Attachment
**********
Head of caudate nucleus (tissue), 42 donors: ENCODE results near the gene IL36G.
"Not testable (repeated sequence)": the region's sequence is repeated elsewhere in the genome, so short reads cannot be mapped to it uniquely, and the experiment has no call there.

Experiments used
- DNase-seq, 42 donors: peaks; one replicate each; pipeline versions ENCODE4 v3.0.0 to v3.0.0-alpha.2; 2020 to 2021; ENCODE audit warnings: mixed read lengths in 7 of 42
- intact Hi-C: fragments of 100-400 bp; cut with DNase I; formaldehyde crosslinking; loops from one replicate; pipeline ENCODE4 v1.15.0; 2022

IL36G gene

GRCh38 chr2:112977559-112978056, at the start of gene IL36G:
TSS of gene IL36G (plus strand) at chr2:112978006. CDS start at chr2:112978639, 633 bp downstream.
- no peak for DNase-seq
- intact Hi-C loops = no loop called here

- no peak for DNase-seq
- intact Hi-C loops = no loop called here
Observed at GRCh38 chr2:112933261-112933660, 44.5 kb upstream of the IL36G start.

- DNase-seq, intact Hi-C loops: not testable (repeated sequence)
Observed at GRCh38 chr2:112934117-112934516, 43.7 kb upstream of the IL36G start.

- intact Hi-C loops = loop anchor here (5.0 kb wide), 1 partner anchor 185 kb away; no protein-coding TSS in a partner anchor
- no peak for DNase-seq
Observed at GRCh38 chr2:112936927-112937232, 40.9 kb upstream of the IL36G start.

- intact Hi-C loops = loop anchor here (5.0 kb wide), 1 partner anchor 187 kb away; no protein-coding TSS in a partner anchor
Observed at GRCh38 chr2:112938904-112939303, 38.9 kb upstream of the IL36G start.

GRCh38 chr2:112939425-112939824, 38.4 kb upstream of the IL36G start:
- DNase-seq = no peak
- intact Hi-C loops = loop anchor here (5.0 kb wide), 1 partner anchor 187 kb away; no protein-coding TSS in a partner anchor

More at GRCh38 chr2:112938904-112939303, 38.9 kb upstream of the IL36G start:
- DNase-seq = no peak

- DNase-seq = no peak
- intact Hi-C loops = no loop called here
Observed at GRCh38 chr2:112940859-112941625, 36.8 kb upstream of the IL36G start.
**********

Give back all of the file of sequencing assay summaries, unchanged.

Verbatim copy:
Head of caudate nucleus (tissue), 42 donors: ENCODE results near the gene IL36G.
"Not testable (repeated sequence)": the region's sequence is repeated elsewhere in the genome, so short reads cannot be mapped to it uniquely, and the experiment has no call there.

Experiments used
- DNase-seq, 42 donors: peaks; one replicate each; pipeline versions ENCODE4 v3.0.0 to v3.0.0-alpha.2; 2020 to 2021; ENCODE audit warnings: mixed read lengths in 7 of 42
- intact Hi-C: fragments of 100-400 bp; cut with DNase I; formaldehyde crosslinking; loops from one replicate; pipeline ENCODE4 v1.15.0; 2022

IL36G gene

GRCh38 chr2:112977559-112978056, at the start of gene IL36G:
TSS of gene IL36G (plus strand) at chr2:112978006. CDS start at chr2:112978639, 633 bp downstream.
- no peak for DNase-seq
- intact Hi-C loops = no loop called here

- no peak for DNase-seq
- intact Hi-C loops = no loop called here
Observed at GRCh38 chr2:112933261-112933660, 44.5 kb upstream of the IL36G start.

- DNase-seq, intact Hi-C loops: not testable (repeated sequence)
Observed at GRCh38 chr2:112934117-112934516, 43.7 kb upstream of the IL36G start.

- intact Hi-C loops = loop anchor here (5.0 kb wide), 1 partner anchor 185 kb away; no protein-coding TSS in a partner anchor
- no peak for DNase-seq
Observed at GRCh38 chr2:112936927-112937232, 40.9 kb upstream of the IL36G start.

- intact Hi-C loops = loop anchor here (5.0 kb wide), 1 partner anchor 187 kb away; no protein-coding TSS in a partner anchor
Observed at GRCh38 chr2:112938904-112939303, 38.9 kb upstream of the IL36G start.

GRCh38 chr2:112939425-112939824, 38.4 kb upstream of the IL36G start:
- DNase-seq = no peak
- intact Hi-C loops = loop anchor here (5.0 kb wide), 1 partner anchor 187 kb away; no protein-coding TSS in a partner anchor

More at GRCh38 chr2:112938904-112939303, 38.9 kb upstream of the IL36G start:
- DNase-seq = no peak

- DNase-seq = no peak
- intact Hi-C loops = no loop called here
Observed at GRCh38 chr2:112940859-112941625, 36.8 kb upstream of the IL36G start.